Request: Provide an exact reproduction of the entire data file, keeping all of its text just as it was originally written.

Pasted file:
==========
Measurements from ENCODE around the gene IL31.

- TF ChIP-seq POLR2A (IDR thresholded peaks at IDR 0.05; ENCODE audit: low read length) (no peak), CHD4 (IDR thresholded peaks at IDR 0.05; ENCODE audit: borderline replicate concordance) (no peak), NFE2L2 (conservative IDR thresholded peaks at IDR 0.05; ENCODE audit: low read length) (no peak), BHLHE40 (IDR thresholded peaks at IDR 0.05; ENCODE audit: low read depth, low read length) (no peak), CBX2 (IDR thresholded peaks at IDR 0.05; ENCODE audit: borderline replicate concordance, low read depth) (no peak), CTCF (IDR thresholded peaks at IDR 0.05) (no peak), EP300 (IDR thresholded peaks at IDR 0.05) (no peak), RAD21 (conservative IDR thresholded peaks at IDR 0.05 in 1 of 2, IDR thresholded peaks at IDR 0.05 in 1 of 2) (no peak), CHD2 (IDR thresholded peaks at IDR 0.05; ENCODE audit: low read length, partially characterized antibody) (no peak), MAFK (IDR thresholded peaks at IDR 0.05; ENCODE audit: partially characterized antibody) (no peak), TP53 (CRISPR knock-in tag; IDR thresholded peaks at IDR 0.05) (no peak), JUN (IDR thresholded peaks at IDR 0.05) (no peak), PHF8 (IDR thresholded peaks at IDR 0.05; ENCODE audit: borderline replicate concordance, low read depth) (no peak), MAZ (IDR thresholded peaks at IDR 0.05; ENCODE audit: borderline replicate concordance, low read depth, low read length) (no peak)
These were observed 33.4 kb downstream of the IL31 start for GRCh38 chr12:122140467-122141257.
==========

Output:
Measurements from ENCODE around the gene IL31.

- TF ChIP-seq POLR2A (IDR thresholded peaks at IDR 0.05; ENCODE audit: low read length) (no peak), CHD4 (IDR thresholded peaks at IDR 0.05; ENCODE audit: borderline replicate concordance) (no peak), NFE2L2 (conservative IDR thresholded peaks at IDR 0.05; ENCODE audit: low read length) (no peak), BHLHE40 (IDR thresholded peaks at IDR 0.05; ENCODE audit: low read depth, low read length) (no peak), CBX2 (IDR thresholded peaks at IDR 0.05; ENCODE audit: borderline replicate concordance, low read depth) (no peak), CTCF (IDR thresholded peaks at IDR 0.05) (no peak), EP300 (IDR thresholded peaks at IDR 0.05) (no peak), RAD21 (conservative IDR thresholded peaks at IDR 0.05 in 1 of 2, IDR thresholded peaks at IDR 0.05 in 1 of 2) (no peak), CHD2 (IDR thresholded peaks at IDR 0.05; ENCODE audit: low read length, partially characterized antibody) (no peak), MAFK (IDR thresholded peaks at IDR 0.05; ENCODE audit: partially characterized antibody) (no peak), TP53 (CRISPR knock-in tag; IDR thresholded peaks at IDR 0.05) (no peak), JUN (IDR thresholded peaks at IDR 0.05) (no peak), PHF8 (IDR thresholded peaks at IDR 0.05; ENCODE audit: borderline replicate concordance, low read depth) (no peak), MAZ (IDR thresholded peaks at IDR 0.05; ENCODE audit: borderline replicate concordance, low read depth, low read length) (no peak)
These were observed 33.4 kb downstream of the IL31 start for GRCh38 chr12:122140467-122141257.